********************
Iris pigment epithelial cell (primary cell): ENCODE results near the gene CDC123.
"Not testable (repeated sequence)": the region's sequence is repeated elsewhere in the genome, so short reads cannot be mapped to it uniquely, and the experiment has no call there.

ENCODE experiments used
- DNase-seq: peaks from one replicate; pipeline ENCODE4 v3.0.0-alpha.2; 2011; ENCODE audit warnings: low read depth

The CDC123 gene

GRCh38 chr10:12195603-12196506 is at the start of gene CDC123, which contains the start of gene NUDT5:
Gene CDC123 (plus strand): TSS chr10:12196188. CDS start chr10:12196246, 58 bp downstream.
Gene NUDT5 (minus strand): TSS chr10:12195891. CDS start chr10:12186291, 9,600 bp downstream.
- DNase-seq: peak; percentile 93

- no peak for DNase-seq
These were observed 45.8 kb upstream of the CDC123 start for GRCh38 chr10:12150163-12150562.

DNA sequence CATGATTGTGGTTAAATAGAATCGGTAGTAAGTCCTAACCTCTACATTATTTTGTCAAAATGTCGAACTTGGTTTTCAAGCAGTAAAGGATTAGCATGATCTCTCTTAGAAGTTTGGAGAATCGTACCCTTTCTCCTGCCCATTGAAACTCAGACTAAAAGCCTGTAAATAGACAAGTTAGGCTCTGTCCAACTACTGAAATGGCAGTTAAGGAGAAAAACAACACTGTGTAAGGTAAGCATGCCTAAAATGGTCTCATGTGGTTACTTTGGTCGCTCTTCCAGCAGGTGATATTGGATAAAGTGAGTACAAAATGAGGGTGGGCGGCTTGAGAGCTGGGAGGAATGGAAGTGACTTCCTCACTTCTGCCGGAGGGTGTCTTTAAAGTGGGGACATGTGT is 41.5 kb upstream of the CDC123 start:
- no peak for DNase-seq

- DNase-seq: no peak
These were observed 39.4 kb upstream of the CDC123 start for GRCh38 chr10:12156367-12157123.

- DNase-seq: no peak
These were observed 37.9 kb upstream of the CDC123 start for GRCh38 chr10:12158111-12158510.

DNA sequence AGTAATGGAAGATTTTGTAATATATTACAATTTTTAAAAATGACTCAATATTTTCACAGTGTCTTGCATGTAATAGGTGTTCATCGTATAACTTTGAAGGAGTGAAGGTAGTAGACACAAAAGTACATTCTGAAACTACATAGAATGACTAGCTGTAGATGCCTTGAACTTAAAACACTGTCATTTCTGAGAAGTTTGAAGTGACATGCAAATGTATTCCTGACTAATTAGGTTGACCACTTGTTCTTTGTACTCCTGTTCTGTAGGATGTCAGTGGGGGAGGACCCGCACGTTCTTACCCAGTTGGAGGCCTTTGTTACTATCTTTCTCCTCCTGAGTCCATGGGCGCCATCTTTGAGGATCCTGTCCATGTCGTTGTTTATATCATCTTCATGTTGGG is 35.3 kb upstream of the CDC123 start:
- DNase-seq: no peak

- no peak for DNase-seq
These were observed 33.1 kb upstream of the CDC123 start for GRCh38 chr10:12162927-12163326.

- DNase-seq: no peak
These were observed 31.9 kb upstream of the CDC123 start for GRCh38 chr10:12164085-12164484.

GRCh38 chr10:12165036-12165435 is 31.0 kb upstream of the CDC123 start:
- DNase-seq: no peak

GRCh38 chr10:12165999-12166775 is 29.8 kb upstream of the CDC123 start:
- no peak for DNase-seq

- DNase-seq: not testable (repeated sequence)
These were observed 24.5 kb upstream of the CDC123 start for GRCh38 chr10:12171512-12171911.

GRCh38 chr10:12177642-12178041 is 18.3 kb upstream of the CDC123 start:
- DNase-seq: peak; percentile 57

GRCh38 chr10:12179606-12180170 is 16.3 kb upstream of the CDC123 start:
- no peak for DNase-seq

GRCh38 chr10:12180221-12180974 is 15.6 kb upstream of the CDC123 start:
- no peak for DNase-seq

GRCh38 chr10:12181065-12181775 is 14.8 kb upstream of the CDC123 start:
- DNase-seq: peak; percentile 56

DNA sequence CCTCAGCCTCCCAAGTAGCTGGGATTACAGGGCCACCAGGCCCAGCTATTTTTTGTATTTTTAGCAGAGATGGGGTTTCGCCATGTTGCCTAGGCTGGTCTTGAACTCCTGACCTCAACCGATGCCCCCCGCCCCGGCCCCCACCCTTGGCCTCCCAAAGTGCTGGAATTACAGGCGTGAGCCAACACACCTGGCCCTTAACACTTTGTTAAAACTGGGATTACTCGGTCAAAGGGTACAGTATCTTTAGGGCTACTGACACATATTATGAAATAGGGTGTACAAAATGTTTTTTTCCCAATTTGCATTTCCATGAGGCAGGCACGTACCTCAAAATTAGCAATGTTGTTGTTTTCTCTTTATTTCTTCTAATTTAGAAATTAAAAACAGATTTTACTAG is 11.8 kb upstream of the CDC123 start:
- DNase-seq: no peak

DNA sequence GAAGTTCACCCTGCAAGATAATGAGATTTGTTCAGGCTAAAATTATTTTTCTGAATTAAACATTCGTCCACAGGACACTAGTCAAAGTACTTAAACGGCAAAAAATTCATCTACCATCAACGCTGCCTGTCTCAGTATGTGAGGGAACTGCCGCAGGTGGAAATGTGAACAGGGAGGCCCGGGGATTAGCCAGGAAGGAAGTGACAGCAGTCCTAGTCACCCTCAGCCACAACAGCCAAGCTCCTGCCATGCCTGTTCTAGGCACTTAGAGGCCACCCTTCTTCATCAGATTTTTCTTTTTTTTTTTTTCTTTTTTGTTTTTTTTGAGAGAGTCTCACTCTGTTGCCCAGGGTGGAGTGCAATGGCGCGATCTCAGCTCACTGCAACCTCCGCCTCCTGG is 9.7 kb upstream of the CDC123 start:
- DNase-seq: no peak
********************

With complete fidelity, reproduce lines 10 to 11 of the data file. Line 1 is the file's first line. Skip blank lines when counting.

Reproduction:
- no peak for DNase-seq
These were observed 45.8 kb upstream of the CDC123 start for GRCh38 chr10:12150163-12150562.